The holidays are coming, and if you’re anything like me that means only one thing: The Steam Autumn Sale is live!
A few years before joining Canonical as the Ubuntu Desktop Product Manager, I was a video game producer (with at least one of my titles getting a native Linux port you’ll be pleased to hear). So improving the gaming experience on Ubuntu is high on my to-do list. With the Linux user base on Steam breaking the 1% ceiling earlier this year- which may or may not be related to the upcoming Linux-based Steam Deck– 2022 is shaping up to be a great year for Linux gaming!
In the first of a mini-series of blogs, I wanted to break down some of the easiest ways to get started with gaming on Ubuntu. With part 1 we start with the obvious; Steam (and Proton).
Installing Steam on Ubuntu Desktop
You can find Steam in the Ubuntu Software app with a quick search, or alternatively install it from the command line with:
sudo apt install steam
Native vs Steam Play
Since Linux gamers are not exactly the dominant demographic in PC gaming, there aren’t that many titles that are developed explicitly for us. Filtering by Linux in the steam store produces around 9,000 results at the time of writing.
That’s not a small number by any means, and while it only represents 15% of all the games available on Steam, it does include some of the most popular PC games of all time. More than enough to get started gaming on Linux!
However, Steam also features a secret weapon – Steam Play. A feature that auto-installs compatibility tools that enable you to play titles that were built for other operating systems.
You can activate Steam Play (if it’s not active already) by going to Steam -> Settings -> Steam Play and checking Enable Steam Play for supported titles and Enable Steam Play for all other titles.
By doing this you’ll see that games previously unsupported on Linux become playable.
Here is one of my favourite games before Steam Play.
And after Steam Play.
(Don’t judge my playtime, I was mostly playing the previous HD edition!)
Is this magic? No, it’s Proton.
What is Proton?
Proton is a compatibility layer built into Steam, it translates Windows APIs into a Linux readable format. This works differently to a traditional emulator approach to gaming (where you might run a virtual Windows machine and play games inside it) since it enables you to fully leverage the benefits of your PC’s hardware. This results in comparable performance to a native build of the game.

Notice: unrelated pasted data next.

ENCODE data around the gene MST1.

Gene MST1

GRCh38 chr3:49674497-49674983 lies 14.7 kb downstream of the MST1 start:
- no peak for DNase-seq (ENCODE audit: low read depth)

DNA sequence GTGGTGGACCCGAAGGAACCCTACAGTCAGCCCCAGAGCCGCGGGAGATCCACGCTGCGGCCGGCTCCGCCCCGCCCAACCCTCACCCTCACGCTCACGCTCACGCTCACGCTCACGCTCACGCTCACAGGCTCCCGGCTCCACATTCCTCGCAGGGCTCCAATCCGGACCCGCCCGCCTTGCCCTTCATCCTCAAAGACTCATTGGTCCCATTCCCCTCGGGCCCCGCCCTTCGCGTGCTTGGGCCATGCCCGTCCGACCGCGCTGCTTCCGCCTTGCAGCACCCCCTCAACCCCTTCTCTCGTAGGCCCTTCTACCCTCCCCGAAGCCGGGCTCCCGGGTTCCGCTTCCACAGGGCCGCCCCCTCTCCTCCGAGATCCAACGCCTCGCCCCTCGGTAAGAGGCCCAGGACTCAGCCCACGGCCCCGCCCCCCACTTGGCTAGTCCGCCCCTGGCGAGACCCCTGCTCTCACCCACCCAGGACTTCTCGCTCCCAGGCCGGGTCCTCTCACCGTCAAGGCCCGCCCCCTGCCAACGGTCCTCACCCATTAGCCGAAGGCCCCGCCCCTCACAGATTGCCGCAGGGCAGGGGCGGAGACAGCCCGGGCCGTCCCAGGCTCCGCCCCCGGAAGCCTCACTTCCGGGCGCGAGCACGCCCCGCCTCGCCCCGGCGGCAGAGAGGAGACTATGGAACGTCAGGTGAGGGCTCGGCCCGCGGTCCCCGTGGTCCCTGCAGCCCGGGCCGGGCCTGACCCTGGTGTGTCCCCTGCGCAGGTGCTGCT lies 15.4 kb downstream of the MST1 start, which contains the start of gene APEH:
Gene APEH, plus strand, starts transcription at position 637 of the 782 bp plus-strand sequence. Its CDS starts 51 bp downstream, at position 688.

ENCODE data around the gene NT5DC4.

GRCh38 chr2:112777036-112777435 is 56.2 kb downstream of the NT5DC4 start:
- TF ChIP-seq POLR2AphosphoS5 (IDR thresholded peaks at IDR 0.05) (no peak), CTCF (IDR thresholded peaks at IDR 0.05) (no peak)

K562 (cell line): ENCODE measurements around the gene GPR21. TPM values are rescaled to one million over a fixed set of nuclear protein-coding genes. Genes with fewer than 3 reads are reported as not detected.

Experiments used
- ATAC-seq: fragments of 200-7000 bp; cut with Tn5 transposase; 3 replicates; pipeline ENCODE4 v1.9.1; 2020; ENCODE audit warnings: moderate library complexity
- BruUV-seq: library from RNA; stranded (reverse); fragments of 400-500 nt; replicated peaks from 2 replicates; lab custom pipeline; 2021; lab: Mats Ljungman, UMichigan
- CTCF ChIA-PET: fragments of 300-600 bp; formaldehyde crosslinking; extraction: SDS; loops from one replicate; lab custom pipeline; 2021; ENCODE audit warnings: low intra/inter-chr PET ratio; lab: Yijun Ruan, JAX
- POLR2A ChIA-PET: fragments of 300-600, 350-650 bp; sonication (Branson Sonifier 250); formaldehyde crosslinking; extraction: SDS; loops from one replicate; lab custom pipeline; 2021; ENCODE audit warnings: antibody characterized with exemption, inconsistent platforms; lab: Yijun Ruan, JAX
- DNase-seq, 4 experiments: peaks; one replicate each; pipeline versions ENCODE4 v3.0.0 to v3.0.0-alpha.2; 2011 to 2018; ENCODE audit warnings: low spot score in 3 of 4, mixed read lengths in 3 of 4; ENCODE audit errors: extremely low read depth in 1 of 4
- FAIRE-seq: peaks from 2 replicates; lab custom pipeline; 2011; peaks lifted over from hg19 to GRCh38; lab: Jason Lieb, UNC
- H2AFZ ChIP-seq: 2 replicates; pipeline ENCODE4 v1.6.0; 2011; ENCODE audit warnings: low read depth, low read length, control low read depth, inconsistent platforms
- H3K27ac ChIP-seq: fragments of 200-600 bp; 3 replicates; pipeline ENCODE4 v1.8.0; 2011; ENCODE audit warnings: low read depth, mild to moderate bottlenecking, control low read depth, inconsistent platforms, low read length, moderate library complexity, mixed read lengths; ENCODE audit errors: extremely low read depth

Proton is open source and based on a fork of Wine (Wine Is Not an Emulator) which has been in development for around 28 years. Whilst it’s currently in beta and not all Windows titles run successfully via Proton, Valve are heavily promoting Proton support to developers as a way of enabling Steam Deck compatibility. Because of this, we should expect the library of Linux playable titles to increase dramatically over the next year, whether you own a Steam Deck or not!
Check your games on ProtonDB (or contribute your experiences)!
To check whether your favourite game is playable via Proton, you can visit protondb.com. ProtonDB is a site that aggregates gamers’ experiences into an easy-to-view database that lets you look up how well a title performs on Linux.
Currently, there have been close to 150,000 reports submitted, resulting in 17,000 titles confirmed to run well. Whilst this includes games that already included native Linux support, it still roughly doubles the catalogue of available games on Linux. And that percentage is heavily weighted towards the more popular titles on the store.
You can search for games in your library from the home page or link your Steam Account to see the status of all of them in one go. Once linked, you can also contribute your experiences to ProtonDB by filling in a short survey. If your favourite game is currently missing from ProtonDB try it out and let them know how it works!
Note: To contribute to ProtonDB you need to set your profile and games library to public in your profile privacy settings on Steam. In addition you will be asked to provide your system information.
Why Ubuntu Desktop is great for Linux gaming
As the world’s most popular Linux desktop, Ubuntu is often the target platform for native Linux game developers. But it’s also the most common distribution for ProtonDB testing. We feel confident that by gaming on Ubuntu you’ll be getting the most out of your Steam library.
But we don’t want to get complacent, we know there is still a lot more we can do to improve the gaming experience on Ubuntu Desktop. We’re keen to hear from you on the issues or areas we should focus on in 2022.
To accompany this blog series I’ve started a thread in the Ubuntu Desktop Discourse to gather feedback and ideas. Let us know what you think!
You can download Ubuntu Desktop here.